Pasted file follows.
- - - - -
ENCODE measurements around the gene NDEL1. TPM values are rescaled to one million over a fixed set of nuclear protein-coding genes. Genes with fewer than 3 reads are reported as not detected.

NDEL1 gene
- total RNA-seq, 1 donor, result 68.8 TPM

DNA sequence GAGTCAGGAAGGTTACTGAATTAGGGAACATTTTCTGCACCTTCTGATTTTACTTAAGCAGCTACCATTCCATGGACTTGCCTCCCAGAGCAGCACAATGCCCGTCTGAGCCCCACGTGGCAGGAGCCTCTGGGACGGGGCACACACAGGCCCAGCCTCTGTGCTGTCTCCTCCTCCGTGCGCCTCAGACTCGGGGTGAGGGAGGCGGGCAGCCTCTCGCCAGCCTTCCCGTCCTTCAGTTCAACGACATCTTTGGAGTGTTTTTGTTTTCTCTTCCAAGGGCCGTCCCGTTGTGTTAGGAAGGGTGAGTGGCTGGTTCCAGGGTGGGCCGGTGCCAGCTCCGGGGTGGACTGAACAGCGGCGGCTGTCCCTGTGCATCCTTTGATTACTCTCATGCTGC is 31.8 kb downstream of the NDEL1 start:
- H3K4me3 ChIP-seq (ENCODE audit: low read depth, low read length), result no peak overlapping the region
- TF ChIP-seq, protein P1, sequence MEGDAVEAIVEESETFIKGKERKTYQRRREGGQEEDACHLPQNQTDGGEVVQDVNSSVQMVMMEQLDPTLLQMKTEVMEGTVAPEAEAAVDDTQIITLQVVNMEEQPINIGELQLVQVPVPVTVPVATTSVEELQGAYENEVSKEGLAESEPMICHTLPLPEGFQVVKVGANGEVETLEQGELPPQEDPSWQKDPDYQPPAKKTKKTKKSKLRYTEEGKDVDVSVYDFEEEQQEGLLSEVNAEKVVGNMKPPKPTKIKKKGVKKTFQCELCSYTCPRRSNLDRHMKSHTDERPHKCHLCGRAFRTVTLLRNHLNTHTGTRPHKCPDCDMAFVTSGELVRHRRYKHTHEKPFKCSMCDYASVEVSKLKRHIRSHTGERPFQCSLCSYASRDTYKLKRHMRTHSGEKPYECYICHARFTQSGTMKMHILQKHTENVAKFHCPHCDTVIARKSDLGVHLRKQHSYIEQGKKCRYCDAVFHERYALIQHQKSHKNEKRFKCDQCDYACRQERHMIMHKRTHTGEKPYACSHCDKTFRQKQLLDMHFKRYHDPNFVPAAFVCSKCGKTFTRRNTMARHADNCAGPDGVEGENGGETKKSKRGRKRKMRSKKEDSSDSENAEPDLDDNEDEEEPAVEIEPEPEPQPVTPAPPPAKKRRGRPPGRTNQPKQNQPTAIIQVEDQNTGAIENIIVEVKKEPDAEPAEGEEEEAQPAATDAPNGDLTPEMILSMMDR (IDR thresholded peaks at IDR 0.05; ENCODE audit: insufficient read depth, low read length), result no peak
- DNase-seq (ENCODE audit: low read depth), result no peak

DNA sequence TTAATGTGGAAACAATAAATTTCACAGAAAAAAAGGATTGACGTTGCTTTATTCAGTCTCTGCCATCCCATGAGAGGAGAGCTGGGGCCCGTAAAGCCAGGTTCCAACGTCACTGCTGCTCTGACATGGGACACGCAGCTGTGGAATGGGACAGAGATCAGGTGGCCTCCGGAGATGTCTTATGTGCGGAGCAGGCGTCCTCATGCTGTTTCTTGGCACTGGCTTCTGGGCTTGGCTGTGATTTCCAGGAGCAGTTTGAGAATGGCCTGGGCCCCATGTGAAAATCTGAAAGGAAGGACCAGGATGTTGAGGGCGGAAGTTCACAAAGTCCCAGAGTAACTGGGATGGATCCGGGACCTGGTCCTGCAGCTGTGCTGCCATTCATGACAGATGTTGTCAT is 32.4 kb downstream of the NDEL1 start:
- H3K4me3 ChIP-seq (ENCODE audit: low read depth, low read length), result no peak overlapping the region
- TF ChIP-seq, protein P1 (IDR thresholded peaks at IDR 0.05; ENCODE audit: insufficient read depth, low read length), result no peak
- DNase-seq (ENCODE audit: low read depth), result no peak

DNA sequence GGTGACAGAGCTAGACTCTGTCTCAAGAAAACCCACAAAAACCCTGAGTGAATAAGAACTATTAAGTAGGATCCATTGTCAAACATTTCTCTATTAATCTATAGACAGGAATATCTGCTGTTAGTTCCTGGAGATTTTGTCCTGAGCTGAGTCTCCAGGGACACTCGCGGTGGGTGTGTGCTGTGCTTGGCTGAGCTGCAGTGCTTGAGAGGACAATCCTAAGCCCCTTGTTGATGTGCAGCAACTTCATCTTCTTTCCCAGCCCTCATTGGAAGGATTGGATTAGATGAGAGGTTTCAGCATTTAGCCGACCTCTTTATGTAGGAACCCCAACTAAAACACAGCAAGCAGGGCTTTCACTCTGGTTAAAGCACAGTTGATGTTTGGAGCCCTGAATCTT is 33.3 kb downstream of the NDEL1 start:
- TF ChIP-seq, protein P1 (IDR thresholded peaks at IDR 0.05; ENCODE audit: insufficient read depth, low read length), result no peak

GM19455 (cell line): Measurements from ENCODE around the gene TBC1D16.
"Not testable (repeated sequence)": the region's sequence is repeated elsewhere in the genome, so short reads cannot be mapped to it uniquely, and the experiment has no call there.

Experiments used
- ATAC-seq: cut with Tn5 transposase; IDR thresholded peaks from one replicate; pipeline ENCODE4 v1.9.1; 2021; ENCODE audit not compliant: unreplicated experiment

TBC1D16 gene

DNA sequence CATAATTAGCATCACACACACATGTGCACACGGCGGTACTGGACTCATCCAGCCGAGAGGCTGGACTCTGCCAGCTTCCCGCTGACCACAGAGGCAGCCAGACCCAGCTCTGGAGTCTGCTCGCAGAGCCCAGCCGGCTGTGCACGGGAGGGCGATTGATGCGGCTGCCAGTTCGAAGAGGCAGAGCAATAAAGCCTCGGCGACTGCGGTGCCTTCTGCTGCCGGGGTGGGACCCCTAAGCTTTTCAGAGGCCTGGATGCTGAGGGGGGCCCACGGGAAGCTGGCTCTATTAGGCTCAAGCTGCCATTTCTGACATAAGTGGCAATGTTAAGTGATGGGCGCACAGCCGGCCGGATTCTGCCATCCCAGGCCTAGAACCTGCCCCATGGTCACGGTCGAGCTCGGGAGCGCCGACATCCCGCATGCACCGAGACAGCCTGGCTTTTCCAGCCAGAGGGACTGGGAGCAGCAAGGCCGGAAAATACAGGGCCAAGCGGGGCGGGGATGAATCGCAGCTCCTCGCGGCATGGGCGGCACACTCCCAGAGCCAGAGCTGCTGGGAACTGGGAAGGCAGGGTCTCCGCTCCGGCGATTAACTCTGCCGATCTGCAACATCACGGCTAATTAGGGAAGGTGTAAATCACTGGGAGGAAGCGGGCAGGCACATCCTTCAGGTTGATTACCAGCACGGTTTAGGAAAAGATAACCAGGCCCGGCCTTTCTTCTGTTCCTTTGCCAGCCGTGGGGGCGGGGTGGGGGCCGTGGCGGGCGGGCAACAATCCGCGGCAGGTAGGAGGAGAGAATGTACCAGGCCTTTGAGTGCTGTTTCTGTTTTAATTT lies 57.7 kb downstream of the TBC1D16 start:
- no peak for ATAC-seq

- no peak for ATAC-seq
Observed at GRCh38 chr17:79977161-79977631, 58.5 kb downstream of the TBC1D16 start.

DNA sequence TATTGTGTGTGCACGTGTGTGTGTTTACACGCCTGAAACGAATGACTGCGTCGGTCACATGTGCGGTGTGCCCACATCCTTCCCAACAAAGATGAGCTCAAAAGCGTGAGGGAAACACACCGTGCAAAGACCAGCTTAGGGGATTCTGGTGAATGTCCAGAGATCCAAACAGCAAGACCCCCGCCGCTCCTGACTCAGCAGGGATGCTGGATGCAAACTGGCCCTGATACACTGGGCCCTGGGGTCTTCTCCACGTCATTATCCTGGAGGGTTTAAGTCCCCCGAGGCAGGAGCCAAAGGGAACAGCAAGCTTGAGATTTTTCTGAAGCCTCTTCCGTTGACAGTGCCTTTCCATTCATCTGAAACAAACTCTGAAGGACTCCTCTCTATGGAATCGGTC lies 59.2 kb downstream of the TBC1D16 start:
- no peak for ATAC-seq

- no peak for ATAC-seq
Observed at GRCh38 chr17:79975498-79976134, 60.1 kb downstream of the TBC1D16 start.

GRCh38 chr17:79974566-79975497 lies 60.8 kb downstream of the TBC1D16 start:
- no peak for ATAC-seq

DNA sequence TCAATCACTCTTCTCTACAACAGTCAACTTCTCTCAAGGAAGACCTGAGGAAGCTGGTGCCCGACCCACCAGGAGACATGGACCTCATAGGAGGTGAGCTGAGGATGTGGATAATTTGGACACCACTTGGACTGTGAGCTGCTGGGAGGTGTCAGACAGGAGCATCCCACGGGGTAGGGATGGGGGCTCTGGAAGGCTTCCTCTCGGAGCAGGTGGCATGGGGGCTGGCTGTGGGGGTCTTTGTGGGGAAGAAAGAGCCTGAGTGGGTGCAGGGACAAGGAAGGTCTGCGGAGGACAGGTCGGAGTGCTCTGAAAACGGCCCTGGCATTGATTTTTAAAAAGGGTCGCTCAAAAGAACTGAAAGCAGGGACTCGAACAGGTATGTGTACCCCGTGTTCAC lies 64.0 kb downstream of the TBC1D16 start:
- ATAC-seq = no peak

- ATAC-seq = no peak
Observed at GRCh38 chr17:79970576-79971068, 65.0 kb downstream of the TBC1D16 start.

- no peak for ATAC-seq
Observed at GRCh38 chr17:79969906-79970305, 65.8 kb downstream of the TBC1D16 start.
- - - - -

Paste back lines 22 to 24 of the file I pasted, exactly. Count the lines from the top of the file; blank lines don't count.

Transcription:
Observed at GRCh38 chr17:79977161-79977631, 58.5 kb downstream of the TBC1D16 start.

DNA sequence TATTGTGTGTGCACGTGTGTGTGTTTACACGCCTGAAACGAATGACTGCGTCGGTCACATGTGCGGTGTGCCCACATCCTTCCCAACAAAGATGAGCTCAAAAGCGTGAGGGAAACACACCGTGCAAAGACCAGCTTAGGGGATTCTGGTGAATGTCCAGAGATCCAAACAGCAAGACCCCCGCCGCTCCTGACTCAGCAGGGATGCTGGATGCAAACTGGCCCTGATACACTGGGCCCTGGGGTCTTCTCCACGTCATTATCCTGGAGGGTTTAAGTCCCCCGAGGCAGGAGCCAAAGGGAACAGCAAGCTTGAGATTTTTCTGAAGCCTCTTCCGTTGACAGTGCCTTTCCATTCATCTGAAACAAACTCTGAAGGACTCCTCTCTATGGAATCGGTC lies 59.2 kb downstream of the TBC1D16 start:
- no peak for ATAC-seq